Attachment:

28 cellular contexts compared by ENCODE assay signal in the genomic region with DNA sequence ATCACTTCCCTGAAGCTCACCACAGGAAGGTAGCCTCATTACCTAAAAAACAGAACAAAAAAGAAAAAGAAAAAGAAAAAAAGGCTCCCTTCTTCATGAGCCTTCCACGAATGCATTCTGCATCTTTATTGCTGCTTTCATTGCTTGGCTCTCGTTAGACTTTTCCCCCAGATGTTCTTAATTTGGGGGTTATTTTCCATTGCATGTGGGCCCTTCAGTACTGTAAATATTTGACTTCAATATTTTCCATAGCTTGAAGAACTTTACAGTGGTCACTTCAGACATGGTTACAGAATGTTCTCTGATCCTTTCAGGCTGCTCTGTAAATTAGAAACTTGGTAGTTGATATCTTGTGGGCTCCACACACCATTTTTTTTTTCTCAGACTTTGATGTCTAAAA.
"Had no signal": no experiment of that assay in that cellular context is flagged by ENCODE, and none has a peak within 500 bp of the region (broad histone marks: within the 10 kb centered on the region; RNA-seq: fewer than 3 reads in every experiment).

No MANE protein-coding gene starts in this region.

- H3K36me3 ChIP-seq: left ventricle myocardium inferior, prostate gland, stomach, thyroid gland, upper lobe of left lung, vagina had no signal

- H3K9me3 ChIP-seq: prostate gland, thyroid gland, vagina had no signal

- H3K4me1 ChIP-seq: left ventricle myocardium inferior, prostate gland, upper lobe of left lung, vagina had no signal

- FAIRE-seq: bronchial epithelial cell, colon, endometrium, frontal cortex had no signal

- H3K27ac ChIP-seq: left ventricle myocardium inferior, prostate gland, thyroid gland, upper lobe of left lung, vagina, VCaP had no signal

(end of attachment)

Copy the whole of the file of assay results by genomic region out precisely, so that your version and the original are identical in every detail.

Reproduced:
28 cellular contexts compared by ENCODE assay signal in the genomic region with DNA sequence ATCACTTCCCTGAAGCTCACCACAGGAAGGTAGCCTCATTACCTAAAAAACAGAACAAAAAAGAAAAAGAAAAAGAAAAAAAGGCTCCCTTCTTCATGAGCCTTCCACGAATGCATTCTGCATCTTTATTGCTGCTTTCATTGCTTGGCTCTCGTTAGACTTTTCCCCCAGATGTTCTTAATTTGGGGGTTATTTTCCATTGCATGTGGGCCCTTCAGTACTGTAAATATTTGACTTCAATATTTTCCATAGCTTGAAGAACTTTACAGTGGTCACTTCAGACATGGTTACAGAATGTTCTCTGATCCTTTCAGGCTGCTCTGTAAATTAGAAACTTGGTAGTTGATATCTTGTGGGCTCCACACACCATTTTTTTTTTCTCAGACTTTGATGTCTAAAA.
"Had no signal": no experiment of that assay in that cellular context is flagged by ENCODE, and none has a peak within 500 bp of the region (broad histone marks: within the 10 kb centered on the region; RNA-seq: fewer than 3 reads in every experiment).

No MANE protein-coding gene starts in this region.

- H3K36me3 ChIP-seq: left ventricle myocardium inferior, prostate gland, stomach, thyroid gland, upper lobe of left lung, vagina had no signal

- H3K9me3 ChIP-seq: prostate gland, thyroid gland, vagina had no signal

- H3K4me1 ChIP-seq: left ventricle myocardium inferior, prostate gland, upper lobe of left lung, vagina had no signal

- FAIRE-seq: bronchial epithelial cell, colon, endometrium, frontal cortex had no signal

- H3K27ac ChIP-seq: left ventricle myocardium inferior, prostate gland, thyroid gland, upper lobe of left lung, vagina, VCaP had no signal